Google Trend graph of "fitness" with a two week spike coming each January as people make their New Years resolutions. If that's any predictor, then most of the people in my contest should start dropping out over the next couple weeks. I suspect, however, that the money component people paid in should change the outcome significantly, as I suspect people will be motivated to try harder. Further, I think the weekly public spreadsheet we're keeping of everyone's progress will also better motivate people.
It's about setting the incentives properly. Behavioral economists have long said that if you design the incentives properly, you can get people to do anything. I even think the incentives in our contest are poorly designed. I expect in a few weeks a small group of people will be way out in front, leaving the rest of the pack with little to no chance to catch them. People will then see their money in as a sunk cost, and essentially drop out of the contest. I proposed that instead of an entry fee and prize, that we go to a tax model. For each person, if they lose 20% of their body fat, then they pay nothing. If they lose 15%, then they pay $25, 10% pays $50, 5% pays $75 and 0% pays $100. That way, even if you were losing late in the game, you still have an incentive to continue dieting and exercising.
Incentive design is a tremendous problem in the workplace. I'll run through just a couple examples that are fairly well known:
In reviewing promotions within the management ranks, one of the first things that is reviewed is the size of a manager's organization. HR will regularly say that org size isn't an important criteria in getting promoted, but the truth of the matter is that it is a very quick gut check on how much span of responsibility a person can handle. Someone who is succeeding with a 200 person team can likely handle more span of responsibility than someone who is succeeding with a 20 person team. However, as soon as this gets recognized within the ranks of an organization, you can count on the following behaviors:
- Turf wars as people compete to keep all parts of their organization, regardless if they make sense or not.
- Low performing orgs. This isn't as obvious as managing out low performers typically results in the manager getting a backfill to upgrade. But if you have high performers, you need fewer of them to do the same work, so perversely, you're incenting low performing orgs.
- Refusal to do anything new without additional headcount. New projects are typically the only time when new heads are given to teams, so teams routinely cost out a new project, but say that they can't get it done within their own team.
Many management guru's have preached the value of metrics with one liners like "Inspect what you Expect!" I couldn't agree more with the practice as metrics focus you on the areas you really care about, and give you a yardstick by which to measure your progress. The problem with most metrics is that they are imperfect and can be gamed. In the early days at Yahoo, one of the most important metrics we reported to wall street was page views. Gaming this metric is trivial because you can design a flow that has extra steps in it. Logging into mail takes 4 clicks to get to your inbox instead of 3. This metric improvement comes at the expense of your user, but if this is the system you set up to reward (either directly, or what wall street sets up), then you can bet the incentives are in place to drive this behavior. This line of reasoning makes me very suspicious about the current search share war that the press is focused on with Bing and Google. In search, doing fewer searches is usually indicative of a better product (you found what you were looking for). Too much focus on metrics can eventually doom them.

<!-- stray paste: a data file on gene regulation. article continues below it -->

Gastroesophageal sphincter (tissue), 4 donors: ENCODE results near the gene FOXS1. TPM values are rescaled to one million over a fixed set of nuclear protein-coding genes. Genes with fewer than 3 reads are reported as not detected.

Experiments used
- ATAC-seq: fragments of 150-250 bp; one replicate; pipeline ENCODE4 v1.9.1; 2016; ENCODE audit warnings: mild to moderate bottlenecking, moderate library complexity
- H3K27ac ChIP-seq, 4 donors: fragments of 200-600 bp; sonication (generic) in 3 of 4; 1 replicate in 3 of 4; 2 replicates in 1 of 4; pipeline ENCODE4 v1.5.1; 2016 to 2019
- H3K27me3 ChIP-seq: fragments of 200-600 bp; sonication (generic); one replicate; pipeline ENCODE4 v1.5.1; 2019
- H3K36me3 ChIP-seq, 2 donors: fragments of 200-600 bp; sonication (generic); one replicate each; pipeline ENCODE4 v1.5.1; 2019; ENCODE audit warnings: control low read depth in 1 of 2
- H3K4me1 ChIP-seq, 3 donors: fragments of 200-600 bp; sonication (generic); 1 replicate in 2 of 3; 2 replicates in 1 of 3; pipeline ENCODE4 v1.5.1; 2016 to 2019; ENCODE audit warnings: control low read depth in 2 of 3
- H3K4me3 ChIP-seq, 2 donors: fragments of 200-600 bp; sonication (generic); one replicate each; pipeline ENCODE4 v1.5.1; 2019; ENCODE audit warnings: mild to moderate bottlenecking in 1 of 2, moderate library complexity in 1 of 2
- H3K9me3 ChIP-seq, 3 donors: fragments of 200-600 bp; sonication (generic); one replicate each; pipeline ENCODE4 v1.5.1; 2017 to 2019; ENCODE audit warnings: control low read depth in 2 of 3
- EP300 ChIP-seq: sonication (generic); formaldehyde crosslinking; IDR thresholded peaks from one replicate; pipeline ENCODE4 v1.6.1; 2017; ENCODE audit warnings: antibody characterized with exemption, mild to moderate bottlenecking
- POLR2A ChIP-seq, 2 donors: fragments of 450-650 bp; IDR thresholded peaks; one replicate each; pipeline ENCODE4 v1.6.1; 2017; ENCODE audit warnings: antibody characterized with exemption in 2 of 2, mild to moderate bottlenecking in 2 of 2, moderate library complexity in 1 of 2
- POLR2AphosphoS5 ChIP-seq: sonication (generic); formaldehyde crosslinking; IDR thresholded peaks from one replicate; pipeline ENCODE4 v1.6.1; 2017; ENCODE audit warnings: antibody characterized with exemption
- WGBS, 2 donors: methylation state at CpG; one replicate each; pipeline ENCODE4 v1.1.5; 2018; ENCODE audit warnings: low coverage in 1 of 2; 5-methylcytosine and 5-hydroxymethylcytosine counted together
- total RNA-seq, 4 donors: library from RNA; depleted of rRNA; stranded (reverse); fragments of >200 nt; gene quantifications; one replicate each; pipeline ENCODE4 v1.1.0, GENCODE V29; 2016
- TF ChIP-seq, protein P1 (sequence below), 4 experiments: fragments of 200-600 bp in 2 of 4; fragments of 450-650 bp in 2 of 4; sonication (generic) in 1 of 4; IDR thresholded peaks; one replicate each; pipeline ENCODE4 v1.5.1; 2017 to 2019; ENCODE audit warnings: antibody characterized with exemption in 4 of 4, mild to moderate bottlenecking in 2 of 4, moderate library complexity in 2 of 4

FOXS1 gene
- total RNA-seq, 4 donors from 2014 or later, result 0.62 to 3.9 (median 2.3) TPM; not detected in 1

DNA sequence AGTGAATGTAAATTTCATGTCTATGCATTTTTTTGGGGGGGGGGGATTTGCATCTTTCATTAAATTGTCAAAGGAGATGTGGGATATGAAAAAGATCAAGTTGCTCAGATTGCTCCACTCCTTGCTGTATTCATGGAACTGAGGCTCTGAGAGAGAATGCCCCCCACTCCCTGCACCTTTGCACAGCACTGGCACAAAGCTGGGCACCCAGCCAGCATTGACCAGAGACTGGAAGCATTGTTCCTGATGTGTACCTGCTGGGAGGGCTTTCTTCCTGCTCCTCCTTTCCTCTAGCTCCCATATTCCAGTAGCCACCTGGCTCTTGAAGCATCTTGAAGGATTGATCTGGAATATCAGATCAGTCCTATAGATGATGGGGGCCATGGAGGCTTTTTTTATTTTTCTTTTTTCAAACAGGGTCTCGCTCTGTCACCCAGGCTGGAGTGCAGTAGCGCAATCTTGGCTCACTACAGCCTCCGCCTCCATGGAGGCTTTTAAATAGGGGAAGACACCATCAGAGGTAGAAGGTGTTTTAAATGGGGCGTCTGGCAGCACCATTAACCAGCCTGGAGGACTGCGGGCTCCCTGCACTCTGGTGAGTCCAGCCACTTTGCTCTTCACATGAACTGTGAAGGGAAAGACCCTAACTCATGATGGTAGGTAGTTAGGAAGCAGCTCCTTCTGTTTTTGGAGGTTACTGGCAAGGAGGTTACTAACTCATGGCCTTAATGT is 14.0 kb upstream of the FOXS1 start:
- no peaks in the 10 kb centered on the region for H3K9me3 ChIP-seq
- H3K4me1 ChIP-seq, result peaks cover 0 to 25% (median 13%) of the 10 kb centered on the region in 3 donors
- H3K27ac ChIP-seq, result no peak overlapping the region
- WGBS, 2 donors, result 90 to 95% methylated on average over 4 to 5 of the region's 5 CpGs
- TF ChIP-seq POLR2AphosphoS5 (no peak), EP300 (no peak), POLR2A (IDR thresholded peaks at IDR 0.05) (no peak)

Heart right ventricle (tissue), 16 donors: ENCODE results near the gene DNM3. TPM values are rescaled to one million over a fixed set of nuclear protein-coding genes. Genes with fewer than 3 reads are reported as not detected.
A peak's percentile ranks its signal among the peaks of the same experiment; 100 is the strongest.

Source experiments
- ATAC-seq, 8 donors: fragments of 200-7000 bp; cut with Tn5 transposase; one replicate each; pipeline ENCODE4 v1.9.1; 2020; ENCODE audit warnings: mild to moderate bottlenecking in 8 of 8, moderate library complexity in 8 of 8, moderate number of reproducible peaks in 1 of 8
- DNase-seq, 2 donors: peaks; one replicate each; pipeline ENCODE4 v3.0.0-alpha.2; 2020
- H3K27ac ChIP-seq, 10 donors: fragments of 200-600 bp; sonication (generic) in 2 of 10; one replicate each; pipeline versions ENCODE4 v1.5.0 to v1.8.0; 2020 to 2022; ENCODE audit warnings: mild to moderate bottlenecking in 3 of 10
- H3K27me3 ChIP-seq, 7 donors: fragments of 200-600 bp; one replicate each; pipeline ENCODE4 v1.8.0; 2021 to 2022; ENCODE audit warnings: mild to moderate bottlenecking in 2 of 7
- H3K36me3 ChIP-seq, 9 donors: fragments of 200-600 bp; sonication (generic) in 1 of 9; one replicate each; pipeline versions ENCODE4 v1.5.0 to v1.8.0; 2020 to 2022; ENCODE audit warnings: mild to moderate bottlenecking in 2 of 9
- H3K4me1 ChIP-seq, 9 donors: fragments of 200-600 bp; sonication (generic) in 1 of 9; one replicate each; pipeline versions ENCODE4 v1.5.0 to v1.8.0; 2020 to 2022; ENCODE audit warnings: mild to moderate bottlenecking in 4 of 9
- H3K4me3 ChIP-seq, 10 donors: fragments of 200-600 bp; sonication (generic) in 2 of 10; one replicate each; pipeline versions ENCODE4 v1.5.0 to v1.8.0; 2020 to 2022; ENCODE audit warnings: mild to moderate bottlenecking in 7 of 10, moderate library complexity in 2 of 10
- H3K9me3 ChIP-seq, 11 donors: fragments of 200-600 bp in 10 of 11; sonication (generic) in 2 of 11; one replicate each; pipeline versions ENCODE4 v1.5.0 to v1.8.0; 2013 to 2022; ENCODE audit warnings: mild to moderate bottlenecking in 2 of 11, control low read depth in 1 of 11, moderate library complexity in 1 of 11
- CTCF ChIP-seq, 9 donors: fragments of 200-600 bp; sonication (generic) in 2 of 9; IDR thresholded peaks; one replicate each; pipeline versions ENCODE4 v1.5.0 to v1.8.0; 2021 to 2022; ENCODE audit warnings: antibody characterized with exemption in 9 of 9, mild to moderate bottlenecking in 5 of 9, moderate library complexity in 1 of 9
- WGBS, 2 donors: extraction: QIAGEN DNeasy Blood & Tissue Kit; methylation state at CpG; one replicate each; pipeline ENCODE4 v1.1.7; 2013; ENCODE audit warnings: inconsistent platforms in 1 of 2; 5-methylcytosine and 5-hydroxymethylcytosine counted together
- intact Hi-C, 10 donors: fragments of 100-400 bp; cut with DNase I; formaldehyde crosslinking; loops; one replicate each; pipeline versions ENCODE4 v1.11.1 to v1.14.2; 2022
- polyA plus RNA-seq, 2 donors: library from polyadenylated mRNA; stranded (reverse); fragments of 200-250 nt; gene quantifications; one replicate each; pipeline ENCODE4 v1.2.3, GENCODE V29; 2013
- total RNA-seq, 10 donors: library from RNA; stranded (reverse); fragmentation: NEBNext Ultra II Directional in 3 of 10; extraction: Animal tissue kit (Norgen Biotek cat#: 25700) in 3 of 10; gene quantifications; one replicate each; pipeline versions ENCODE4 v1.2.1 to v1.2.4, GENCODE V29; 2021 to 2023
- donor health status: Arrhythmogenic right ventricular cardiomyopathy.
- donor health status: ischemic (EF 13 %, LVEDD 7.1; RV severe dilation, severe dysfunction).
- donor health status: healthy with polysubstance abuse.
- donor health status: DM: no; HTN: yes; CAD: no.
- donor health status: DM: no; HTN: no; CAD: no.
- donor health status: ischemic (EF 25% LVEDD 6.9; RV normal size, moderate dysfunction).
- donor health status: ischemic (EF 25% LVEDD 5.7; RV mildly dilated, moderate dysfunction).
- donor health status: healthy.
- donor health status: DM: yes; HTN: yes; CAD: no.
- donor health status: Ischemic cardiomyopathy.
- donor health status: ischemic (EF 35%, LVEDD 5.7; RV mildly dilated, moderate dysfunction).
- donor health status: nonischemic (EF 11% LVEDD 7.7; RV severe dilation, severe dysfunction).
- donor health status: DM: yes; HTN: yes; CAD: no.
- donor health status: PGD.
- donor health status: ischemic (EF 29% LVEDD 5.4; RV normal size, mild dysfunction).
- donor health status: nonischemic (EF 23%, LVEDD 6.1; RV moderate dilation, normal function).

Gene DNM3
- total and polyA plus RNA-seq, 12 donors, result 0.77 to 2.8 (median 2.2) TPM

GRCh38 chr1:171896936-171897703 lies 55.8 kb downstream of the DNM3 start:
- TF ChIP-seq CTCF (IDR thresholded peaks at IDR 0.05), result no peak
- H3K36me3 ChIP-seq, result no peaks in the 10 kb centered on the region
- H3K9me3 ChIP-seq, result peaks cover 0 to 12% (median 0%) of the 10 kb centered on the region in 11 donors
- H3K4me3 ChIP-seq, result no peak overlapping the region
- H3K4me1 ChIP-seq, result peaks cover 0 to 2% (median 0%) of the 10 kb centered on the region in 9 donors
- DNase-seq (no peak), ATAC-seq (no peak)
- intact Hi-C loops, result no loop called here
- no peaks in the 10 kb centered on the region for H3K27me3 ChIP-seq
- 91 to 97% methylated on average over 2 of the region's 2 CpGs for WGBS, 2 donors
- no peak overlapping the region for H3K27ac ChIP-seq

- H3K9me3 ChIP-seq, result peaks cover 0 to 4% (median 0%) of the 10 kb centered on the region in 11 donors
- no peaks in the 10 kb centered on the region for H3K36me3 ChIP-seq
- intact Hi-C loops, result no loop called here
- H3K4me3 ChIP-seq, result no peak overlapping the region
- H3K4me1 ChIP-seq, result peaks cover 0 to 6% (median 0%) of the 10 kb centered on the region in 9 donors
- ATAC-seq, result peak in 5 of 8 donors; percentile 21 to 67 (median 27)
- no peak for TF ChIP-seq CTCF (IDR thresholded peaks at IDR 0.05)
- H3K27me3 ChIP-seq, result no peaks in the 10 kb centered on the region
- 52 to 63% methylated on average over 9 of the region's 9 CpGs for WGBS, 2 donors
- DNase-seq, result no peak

Sales people are usually given a quota and given a bonus based on how well they do on a quarterly basis at achieving that quota. Typically they have a target bonus for hitting 100% of their quota, and then a scale for missing or going over. Sell 50% of quota, get 0% bonus. 75% of quota, get 50% bonus. 150% of quota, get 300% of bonus, etc. Since the top and bottom of the incentives are usually capped at 50% and 150%, this can lead to incenting tom strange behavior. If a salesperson is having a great quarter and has already hit the 150%, then they have no incentive to sell more this quarter, and instead have an incentive to delay sales to next quarter. Or if a sales person has sold 95% of their quota, they may call their accounts to get them to move next quarter's order into this quarter to get to the 100% bonus. Or if they're selling terribly, they may decide to take a bath on this quarter and come in below 50% and delay all pending sales to next quarter.
The key lesson to take away from here is that the incentives you set up for your employees are what they will work towards. Even if they're trustworthy and high integrity people, there have been many many studies showing people will always shade towards their own self interest when incented to do so. So be very careful designing your incentives. Going back to the body fat loss challenge, the biggest concern I have is that it's on the honor system, and measuring body fat is an inexact science. The method we're using is based on measuring your girth in several places. I suspect that come March, those tape measures start squeezing bellies in a bit more than they did on Jan 1st.
That said, if the $100 I paid continues to motivate me as much as it has for the past two weeks, then it will have been money well spent.